The Man Behind The Lens


When Claire Kelly was 8 years old, she became one of the first girls in Westbury to join the Little League team. The addition of girls to the all-boys team was a huge deal; not everyone was ecstatic about the change and Kelly received several negative comments about her participation. The Westbury Times included coverage of the team, coverage that included photos by Alphonse “Al” Posillico.

Al Posillico
Al Posillico

“He made me such a celebrity in the newspaper, and that made it easier,” says Kelly. “It really helped people accept that I was a good baseball player and that it was a good thing to have a girl playing baseball. For an 8-year-old, that made a really big difference. Through his pictures, he said it was okay, let this little girl play.”

As the official photographer for The Westbury Times, Village of Westbury, the Westbury Fire Department, as well as numerous local societies and organizations, Posillico captured the moments that made the everyday lives of residents special for over 30 years. He passed away Oct. 30 at age 87, after a four year battle with cancer.

Posillico’s ability to capture the everyday moments of life in Westbury still touches the lives of his subjects. It’s 40 years later and Kelly still has her front page picture from the paper hung up in her office. And she’s not the only one holding onto the precious images. Michael Jackson, the recreation supervisor for the Village of Westbury, has albums full of photos Posillico gave him of Jackson and his friends playing for Westbury High School teams from back in the day.

Photo by Al Posillico
Photo by Al Posillico

“Over the years, anytime there was a Westbury event, he always wanted to be there to take photos,” says Jackson. “By capturing the life of the event, he wanted to make sure everyone knew Westbury was the place to be. His love and passion of being able to express that through photos was evident. He shared his life with us in terms of his photos.”

Whether it was a fundraising event, high school football game, apartment fire or children playing in the snow, no moment was too big or too small for Posillico’s lens. Former village of Westbury mayor Ernest Strada remembers Posillico donating his time and talents for any and every community event.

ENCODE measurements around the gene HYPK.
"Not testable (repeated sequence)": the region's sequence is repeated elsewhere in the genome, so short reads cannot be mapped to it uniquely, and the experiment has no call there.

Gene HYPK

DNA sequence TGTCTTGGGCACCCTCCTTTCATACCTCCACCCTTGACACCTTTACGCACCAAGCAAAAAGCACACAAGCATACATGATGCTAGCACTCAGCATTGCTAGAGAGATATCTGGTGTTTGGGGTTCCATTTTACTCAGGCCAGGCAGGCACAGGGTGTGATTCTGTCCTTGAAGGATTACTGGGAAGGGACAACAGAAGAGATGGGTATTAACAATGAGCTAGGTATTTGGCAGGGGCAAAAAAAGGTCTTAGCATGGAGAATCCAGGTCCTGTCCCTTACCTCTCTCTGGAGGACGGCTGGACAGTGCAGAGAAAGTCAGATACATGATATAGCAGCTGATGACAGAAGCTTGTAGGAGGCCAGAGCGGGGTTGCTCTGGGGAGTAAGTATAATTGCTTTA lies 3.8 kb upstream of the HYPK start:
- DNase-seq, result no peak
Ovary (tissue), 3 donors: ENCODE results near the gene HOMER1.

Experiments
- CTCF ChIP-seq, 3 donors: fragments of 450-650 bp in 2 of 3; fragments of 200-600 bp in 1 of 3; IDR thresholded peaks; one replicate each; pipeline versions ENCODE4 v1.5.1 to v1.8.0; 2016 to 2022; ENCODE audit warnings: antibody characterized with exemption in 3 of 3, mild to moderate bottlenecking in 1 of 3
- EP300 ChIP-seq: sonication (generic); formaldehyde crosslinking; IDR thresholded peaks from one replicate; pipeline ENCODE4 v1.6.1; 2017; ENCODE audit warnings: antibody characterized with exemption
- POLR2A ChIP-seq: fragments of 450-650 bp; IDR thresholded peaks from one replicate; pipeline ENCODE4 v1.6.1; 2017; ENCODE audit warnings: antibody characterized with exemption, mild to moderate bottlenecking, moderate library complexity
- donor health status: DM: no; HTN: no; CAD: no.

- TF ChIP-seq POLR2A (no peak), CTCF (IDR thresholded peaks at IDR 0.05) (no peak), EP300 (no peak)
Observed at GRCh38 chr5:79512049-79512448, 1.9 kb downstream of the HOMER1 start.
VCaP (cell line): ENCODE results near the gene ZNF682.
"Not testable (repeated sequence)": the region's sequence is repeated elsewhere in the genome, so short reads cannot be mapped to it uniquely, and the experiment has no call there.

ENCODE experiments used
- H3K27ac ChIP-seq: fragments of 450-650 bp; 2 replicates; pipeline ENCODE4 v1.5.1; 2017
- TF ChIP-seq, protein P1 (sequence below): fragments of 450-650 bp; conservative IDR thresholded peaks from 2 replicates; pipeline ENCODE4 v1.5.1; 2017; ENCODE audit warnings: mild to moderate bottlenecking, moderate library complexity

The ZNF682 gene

“There wasn’t a community event that he was not familiar with. He volunteered his services,” says Strada. “He’s a special kind of individual. He was a fixture in so many areas of the village and the community has lost a dear friend.”

Former Westbury Times editor Victoria Caruso remembers Posillico as “Papa Al,” saying that he was like a second grandfather to her. The two worked together for eight years.

“Each week, regardless of the weather or how he was feeling, Al would stop by Mineola to drop off photos he took at community events, capturing everything from high school sports to Rotary meetings,” says Caruso. “He loved Westbury and was proud and honored to call the village his lifelong home. Al was a true gentleman, humble, respected and respectful, and one of the most thoughtful and generous people I’ve ever had the honor of working with throughout my career.”

Photo by Al Posillico
Photo by Al Posillico

Posillico was diagnosed with cancer in 2010 and though doctors gave him a year to live, he fought for four years, taking pictures throughout.

“That was him, he always had to keep doing for people. My father’s will was to always help people, he never let anybody know what he was going through,” says his daughter Rosemarie. “He never stopped, he just kept going on.”

Al was born April 29, 1927 to Paul and Rose Posillico. The youngest of six children, Posillico grew up in Westbury’s Breezy Hill section, a block away from the home where he lived until his death.

He attended school at St. Brigid’s. At 17 years old, before finishing high school, Al enlisted in the United States Navy and in 1944, while stationed with the Navy’s North Atlantic Fleet, met his sweetheart Antoinette “Nen” Greisofe. He served on the USS Zenobia and was one of the crew members who commissioned and later decommissioned the ship.

Photo by Al Posillico
Photo by Al Posillico

In 1946, after his honorable discharge from the Navy, Al and Nen were engaged and, on April 27, 1947, they wed and were married 55 years at the time of Nen’s death in October 2002. They raised four children Paul (and Juliet) of Farmingdale, Rosemarie (and Fred Calabro) of Plainview, Al Jr. (and Joanne) of Nesconset and Joseph (and Denise) of Mount Sinai gave them five grandchildren, Alyssa, Lauren, Alex, Tori and Joseph.

Rosemarie describes her father as a dedicated family man, who lived out what he taught his kids.

“His family was everything. He really was the most selfless person and was always a gentleman,” said Rosemarie. “He lived and taught me that you treat people the way you want to be treated. That what he lived by.”

Services were held this past weekend at Donohue Cecere Funeral Home in Westbury, with interment and military honors at Holy Rood Cemetery.


  1. Westbury will never be the same. To me, my wife Annette’s Uncle Al was a father-figure, role model, and friend, all rolled up in one, and I will miss and remember him every day for the rest of my life. Rest in peace my friend.

  2. Thank you for sharing the story of the life of a great man – my uncle. They broke the mold when they made him! He touched so many lives and enjoyed celebrating Westbury with them. Rest in Peace – you will be missed very much.

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